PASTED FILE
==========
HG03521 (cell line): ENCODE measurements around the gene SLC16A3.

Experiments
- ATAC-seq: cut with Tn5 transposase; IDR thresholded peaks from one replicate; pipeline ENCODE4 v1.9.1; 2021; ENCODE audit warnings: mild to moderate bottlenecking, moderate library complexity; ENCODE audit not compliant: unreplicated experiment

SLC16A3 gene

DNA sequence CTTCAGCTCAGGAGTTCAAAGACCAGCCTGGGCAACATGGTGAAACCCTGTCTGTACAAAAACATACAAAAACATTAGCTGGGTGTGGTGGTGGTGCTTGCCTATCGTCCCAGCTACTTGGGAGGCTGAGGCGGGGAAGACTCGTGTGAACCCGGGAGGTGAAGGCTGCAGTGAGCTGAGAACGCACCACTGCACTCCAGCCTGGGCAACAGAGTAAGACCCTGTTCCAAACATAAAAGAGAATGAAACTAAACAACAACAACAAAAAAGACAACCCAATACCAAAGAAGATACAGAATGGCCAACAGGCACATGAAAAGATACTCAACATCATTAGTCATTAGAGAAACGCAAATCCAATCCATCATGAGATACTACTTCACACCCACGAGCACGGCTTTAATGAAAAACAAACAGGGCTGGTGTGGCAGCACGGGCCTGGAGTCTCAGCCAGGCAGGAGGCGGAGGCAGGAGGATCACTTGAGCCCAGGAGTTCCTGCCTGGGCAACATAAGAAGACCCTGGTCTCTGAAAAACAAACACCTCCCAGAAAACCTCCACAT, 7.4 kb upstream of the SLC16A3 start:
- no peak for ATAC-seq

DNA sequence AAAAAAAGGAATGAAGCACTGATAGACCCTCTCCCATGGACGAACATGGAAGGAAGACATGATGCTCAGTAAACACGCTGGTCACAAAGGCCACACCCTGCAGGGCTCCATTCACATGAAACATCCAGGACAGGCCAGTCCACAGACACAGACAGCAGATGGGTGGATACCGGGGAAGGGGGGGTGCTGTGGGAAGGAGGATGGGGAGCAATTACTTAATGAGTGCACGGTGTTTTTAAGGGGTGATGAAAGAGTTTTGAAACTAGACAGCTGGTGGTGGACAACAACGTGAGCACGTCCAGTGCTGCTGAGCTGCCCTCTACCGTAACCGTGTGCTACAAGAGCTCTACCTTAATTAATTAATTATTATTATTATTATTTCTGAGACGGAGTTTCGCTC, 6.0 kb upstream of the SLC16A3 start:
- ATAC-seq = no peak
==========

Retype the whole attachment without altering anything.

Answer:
HG03521 (cell line): ENCODE measurements around the gene SLC16A3.

Experiments
- ATAC-seq: cut with Tn5 transposase; IDR thresholded peaks from one replicate; pipeline ENCODE4 v1.9.1; 2021; ENCODE audit warnings: mild to moderate bottlenecking, moderate library complexity; ENCODE audit not compliant: unreplicated experiment

SLC16A3 gene

DNA sequence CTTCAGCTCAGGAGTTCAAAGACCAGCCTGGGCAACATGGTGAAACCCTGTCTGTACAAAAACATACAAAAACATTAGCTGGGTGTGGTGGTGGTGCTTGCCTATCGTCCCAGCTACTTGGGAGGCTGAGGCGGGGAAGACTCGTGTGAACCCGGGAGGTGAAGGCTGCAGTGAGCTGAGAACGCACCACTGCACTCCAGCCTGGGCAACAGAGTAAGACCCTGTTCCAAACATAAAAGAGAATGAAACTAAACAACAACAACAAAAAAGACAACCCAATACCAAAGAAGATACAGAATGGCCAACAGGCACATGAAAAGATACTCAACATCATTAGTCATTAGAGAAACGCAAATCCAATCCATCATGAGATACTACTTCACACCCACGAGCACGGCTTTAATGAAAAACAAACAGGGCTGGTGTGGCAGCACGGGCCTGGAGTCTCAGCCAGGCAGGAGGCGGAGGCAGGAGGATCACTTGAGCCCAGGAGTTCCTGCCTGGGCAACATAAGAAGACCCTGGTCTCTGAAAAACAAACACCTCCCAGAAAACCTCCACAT, 7.4 kb upstream of the SLC16A3 start:
- no peak for ATAC-seq

DNA sequence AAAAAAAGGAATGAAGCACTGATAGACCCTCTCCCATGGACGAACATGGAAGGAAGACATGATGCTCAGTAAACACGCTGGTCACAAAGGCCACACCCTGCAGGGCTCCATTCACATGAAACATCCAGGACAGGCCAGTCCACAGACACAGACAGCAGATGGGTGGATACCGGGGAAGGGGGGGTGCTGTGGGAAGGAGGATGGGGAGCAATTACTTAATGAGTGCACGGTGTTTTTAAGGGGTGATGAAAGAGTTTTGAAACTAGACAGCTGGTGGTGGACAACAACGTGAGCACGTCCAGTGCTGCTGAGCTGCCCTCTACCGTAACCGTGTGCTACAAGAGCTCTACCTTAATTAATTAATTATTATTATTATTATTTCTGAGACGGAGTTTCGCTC, 6.0 kb upstream of the SLC16A3 start:
- ATAC-seq = no peak